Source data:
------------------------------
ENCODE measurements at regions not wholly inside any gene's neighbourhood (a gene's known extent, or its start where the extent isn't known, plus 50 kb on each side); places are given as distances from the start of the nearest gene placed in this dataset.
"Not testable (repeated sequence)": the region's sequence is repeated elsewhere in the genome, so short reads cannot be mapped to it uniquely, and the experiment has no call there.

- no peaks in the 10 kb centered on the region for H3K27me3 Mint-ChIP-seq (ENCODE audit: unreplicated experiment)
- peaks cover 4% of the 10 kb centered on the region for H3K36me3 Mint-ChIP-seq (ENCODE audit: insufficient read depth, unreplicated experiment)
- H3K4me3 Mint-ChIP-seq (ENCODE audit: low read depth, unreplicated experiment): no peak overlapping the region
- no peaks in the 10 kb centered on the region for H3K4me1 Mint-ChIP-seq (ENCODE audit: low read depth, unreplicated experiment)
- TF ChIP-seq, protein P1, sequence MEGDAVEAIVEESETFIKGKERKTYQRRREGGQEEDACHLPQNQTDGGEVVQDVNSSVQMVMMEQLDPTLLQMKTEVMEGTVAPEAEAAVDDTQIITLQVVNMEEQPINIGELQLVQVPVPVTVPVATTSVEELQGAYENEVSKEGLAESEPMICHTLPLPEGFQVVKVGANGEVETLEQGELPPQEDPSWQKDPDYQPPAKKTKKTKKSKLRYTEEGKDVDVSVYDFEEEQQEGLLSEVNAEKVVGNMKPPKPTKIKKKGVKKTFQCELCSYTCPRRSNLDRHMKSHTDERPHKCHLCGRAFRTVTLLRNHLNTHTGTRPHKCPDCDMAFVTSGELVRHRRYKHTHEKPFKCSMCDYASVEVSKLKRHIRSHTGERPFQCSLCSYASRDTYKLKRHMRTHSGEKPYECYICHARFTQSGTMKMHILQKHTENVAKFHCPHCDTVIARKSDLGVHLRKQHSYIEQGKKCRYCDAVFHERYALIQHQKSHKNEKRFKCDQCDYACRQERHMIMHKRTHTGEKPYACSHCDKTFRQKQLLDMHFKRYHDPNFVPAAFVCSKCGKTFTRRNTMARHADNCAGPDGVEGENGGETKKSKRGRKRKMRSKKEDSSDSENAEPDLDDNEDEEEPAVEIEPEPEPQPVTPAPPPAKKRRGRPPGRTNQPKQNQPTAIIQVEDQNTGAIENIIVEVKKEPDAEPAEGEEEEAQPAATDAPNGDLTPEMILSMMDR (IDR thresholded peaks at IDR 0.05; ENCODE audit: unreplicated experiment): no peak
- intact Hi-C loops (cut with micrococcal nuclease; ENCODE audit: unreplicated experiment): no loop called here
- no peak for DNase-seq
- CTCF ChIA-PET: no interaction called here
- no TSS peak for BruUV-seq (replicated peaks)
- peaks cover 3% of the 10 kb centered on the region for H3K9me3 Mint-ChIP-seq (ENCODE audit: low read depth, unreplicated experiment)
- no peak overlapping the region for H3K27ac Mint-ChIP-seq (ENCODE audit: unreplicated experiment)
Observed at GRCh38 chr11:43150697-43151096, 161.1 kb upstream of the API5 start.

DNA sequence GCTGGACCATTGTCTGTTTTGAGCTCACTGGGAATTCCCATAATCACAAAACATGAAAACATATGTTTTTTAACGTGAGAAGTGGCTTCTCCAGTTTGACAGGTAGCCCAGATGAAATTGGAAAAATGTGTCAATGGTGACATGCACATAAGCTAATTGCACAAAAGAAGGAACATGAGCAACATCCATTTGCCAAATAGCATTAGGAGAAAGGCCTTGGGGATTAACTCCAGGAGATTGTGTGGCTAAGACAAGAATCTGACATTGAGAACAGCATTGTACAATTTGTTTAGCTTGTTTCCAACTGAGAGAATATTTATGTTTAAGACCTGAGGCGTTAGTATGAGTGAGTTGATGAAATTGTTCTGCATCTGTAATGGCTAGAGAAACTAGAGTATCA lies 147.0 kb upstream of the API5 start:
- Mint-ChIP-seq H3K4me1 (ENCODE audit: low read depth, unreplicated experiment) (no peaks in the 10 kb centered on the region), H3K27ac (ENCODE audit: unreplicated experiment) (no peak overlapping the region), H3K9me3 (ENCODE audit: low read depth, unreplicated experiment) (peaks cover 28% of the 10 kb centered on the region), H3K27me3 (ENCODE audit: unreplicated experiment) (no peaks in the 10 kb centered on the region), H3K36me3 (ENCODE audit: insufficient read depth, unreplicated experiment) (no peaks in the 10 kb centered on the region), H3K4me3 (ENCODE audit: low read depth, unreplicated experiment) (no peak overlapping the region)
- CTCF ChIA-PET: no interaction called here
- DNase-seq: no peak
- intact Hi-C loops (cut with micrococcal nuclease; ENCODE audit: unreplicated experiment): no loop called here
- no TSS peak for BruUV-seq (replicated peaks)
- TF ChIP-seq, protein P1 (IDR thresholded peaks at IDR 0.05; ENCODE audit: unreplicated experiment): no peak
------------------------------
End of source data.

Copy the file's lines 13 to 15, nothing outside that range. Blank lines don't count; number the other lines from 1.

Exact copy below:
- no peak overlapping the region for H3K27ac Mint-ChIP-seq (ENCODE audit: unreplicated experiment)
Observed at GRCh38 chr11:43150697-43151096, 161.1 kb upstream of the API5 start.

DNA sequence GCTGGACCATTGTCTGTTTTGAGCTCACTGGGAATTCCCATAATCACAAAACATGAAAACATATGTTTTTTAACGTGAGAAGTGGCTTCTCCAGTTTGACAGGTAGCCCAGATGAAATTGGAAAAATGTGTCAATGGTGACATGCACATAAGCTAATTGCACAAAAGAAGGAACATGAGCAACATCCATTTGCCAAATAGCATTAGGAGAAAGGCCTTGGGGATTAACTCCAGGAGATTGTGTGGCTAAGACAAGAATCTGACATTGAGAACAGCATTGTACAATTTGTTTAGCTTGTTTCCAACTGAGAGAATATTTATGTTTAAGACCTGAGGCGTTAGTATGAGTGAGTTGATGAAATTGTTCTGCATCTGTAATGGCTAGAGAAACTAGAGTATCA lies 147.0 kb upstream of the API5 start: